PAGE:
The Treaty of Warsaw saw Russia agree to pay 10,000,000 rouble reparation placed on Russia along with accepting a war guilt clause and agreeing to keep back their Army a full forty miles away from the Polish borders except for border control. Although Poland received no land acquisitions in the Treaty, the War was such a boost to national confidence that it was in fact overlooked. Poland had proven itself to be amongst the nations of Europe and free from the influence of her old oppressors.

For Russia, the Winter War marked the start of the ‘Grand Isolation’ for Russia. Unable to hold its head up high in Europe, the country turned its eyes east towards Central Asia and Siberia where there were much easier targets available…

April:

With the Grand Isolation of Russia from Europe beginning, the Filiki Eteria almost lost hope. Without their great neighbour to the north to support them, who else was there? It was then pointed out that there was in fact another candidate to support them in the struggle. After all, while Greece was the cradle of civilisation, Paris was where it had matured into adulthood.

The request for French aid came at an opportune time indeed. Europe was, by and large, peaceful; France’s economy was chugging along and a French Navy had started to take shape. The plea for help from the Greek Nationalists struck a chord within the higher ups of the French military elite considering their conciliatory (Although successful) Treaty of Siegen. The idea of one more great victory stirred something in their blood of the old war dogs and they supported the measure for Greek independence. Realising what a boon it could be to the French diplomatic cause, Talleyrand also leant his support to offering aid to the Greeks. The motion was passed and the banner of Greek Independence was supported by the French much o the delight of the Revolutionaries.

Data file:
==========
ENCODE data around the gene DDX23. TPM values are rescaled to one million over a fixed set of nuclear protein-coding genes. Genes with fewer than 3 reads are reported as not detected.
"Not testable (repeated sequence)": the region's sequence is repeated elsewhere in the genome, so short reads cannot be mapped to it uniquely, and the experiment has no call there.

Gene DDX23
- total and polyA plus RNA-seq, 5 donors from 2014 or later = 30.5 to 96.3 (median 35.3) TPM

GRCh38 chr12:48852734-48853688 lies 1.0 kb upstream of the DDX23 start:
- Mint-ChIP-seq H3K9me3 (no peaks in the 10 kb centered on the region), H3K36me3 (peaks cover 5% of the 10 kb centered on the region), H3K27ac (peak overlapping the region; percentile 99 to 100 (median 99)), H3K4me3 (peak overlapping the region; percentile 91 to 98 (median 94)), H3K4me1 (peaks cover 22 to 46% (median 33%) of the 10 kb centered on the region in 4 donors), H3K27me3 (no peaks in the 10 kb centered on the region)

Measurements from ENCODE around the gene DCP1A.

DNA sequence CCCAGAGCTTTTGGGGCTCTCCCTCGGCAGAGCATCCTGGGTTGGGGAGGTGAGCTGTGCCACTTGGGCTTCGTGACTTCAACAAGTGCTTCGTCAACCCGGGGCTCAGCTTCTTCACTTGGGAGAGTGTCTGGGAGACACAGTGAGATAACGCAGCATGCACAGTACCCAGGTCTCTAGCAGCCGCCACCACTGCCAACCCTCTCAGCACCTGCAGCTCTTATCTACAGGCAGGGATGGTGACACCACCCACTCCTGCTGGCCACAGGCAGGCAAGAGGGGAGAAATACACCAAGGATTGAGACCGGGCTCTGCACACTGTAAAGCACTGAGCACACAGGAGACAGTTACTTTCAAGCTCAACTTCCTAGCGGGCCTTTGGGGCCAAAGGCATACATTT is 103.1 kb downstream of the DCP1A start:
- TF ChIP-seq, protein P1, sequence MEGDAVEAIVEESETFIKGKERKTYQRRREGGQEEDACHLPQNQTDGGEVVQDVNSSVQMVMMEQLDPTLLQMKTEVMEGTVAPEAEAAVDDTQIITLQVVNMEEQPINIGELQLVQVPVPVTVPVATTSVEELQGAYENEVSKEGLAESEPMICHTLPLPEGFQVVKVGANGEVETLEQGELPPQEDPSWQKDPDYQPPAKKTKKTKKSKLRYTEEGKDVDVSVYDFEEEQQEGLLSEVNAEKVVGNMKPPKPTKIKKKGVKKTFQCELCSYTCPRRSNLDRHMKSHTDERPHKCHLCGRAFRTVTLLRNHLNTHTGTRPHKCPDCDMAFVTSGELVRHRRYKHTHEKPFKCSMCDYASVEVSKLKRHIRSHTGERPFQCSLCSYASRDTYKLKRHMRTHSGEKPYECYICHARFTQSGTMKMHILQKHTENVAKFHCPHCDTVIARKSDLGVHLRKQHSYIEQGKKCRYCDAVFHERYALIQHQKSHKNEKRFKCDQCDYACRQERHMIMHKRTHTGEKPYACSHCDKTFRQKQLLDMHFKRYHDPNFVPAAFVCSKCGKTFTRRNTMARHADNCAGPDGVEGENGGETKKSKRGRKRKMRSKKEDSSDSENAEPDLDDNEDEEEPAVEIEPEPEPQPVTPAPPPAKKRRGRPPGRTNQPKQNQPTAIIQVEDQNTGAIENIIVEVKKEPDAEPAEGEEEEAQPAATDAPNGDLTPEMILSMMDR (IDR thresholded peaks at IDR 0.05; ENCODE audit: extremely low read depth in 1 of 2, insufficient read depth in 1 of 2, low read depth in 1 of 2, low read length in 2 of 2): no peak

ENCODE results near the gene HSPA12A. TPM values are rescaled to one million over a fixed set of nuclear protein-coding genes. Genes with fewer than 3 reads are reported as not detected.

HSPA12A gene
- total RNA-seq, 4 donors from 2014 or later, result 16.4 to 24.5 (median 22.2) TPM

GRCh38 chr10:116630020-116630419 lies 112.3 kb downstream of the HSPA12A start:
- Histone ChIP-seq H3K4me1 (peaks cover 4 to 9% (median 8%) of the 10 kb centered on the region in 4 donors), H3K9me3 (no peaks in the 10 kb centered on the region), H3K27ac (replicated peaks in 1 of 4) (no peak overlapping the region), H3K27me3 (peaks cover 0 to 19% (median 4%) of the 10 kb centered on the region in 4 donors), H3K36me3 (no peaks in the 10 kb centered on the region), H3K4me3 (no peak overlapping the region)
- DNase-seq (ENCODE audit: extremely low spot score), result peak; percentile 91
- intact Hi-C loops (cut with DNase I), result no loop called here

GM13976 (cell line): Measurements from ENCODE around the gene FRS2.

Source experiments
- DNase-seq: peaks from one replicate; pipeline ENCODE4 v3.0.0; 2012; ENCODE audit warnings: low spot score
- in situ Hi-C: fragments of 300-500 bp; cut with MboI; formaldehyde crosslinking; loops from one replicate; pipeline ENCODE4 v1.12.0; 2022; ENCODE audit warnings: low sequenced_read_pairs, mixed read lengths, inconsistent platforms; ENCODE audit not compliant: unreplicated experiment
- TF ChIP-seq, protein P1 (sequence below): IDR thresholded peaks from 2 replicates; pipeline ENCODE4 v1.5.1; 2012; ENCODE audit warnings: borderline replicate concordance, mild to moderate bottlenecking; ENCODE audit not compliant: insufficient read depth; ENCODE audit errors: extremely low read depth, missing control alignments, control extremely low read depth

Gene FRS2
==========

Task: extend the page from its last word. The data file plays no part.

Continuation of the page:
Granted (Somewhat covertly) French aid, the Revolutionaries prepared to return to Greece with one aim in mind, to overthrow the oppressive Ottomans and restore Greece as a true nation. All that was needed was the time for the French to train a core Army and a good moment in time to announce the revolt and lift all of Greece from the Ottoman yoke…

June:

James Monroe was becoming increasingly frustrated over the problem with the Shawnee Nation. Slowly, but surely, the border of the Nation had edged west as refugees from other Native Tribes had taken refuge within the Nation. Even Tribes as far away as Florida had travelled to the Great Lakes to avoid American wrath! Spain was also proving incredibly stubborn as it kept a hold on its Florida territories with no sign of relinquishing them, even giving consideration to allowing the colony to be a part of the Imperial Federacion. The opposition to Monroe was also growing, seeing him as being weak on the Shawnee question and unable to really bring the American economy out of its slump (While there had been some recovery, the large scale expansion of the Army had caused a huge drain on Government funds).

In short, something needed to be done. James Monroe therefore informed the Shawnee Nation that there would be an increased guard on the American side of the border. Absolutely nobody would be allowed past the border guards without the express permission of an American official. The Shawnee Nation was furious at this and started to mobilise their Army to reaffirm their right over who could enter their country. For a week, it appeared a North American War was imminent as New England also began to get their Army into an attacking position in defence of their Ally.

It was Britain who managed to scale down the threat by offering a compromise peace to both America and the Shawnee Nation. While the Native American Tribes could no longer settle in Shawnee Land, perhaps they could go further west into British North America on the least settled regions? The compromise was grudgingly accepted by the Americans while the Shawnee accepted it on the basis that Britain would agree to move the border a good distance back to compensate slightly for the land lost. As for Britain, the Shawnee Nation officially owed them a favour; they now had a steady group of people who would be more than happy to serve in a war against the Americans should there be one and a War in North America had been avoided… for now.

August:

After several months of training, an Army of 8000 Greeks stationed in Italy were starting to press for action. As luck would have it, they got their opportunity with a chaotic domestic situation in the Ottoman Empire. Sultan Mahmud II was struggling in his attempts to reform the Ottoman Empire and bring it up to European standards. In this, he was aggravating the ruling elite and the Janissary Corps with his attempts of modernisation of the military and legal systems.